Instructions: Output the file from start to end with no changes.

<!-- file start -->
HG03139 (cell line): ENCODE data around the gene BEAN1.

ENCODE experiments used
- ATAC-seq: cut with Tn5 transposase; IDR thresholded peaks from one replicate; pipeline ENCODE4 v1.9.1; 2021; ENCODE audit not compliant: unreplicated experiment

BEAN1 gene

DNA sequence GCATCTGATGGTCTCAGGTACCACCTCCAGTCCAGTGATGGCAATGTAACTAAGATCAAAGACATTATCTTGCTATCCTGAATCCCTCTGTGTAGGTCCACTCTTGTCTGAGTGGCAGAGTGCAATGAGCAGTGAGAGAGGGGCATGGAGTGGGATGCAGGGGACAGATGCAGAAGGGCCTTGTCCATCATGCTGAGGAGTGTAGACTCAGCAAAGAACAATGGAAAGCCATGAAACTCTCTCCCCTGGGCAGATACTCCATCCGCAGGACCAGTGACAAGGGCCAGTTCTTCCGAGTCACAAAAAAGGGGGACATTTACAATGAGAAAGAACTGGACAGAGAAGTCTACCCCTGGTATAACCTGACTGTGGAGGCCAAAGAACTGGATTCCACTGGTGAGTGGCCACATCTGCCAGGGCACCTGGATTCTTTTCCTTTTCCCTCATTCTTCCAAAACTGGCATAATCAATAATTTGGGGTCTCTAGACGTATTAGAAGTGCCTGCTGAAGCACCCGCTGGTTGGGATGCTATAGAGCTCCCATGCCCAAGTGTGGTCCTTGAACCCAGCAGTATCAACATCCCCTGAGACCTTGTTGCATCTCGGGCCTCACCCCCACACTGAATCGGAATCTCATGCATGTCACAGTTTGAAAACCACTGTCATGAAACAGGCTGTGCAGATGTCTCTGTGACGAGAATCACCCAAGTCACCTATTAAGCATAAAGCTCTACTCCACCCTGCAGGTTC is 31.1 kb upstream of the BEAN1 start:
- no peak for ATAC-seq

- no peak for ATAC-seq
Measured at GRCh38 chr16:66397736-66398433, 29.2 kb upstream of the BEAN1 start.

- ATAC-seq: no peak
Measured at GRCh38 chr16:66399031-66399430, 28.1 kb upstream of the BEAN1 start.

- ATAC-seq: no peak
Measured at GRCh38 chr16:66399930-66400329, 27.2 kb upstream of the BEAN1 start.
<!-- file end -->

HG03139 (cell line): ENCODE data around the gene BEAN1.

ENCODE experiments used
- ATAC-seq: cut with Tn5 transposase; IDR thresholded peaks from one replicate; pipeline ENCODE4 v1.9.1; 2021; ENCODE audit not compliant: unreplicated experiment

BEAN1 gene

DNA sequence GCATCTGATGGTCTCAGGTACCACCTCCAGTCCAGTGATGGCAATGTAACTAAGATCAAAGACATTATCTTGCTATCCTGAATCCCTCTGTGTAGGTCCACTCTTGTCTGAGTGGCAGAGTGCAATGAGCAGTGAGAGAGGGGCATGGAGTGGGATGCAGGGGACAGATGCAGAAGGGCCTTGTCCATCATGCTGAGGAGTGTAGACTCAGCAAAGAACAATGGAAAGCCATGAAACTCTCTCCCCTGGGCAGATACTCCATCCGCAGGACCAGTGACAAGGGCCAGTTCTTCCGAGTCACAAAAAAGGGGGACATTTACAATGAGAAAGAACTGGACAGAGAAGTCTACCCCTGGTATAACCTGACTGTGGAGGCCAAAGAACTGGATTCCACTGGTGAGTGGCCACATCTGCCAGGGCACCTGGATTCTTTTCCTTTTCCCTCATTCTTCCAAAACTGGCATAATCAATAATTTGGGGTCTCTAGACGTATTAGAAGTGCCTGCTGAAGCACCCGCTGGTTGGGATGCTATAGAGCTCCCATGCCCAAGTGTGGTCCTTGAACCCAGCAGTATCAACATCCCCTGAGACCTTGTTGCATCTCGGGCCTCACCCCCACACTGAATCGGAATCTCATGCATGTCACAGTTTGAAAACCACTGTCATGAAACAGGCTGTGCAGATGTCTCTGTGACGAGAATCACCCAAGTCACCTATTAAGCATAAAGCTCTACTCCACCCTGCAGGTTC is 31.1 kb upstream of the BEAN1 start:
- no peak for ATAC-seq

- no peak for ATAC-seq
Measured at GRCh38 chr16:66397736-66398433, 29.2 kb upstream of the BEAN1 start.

- ATAC-seq: no peak
Measured at GRCh38 chr16:66399031-66399430, 28.1 kb upstream of the BEAN1 start.

- ATAC-seq: no peak
Measured at GRCh38 chr16:66399930-66400329, 27.2 kb upstream of the BEAN1 start.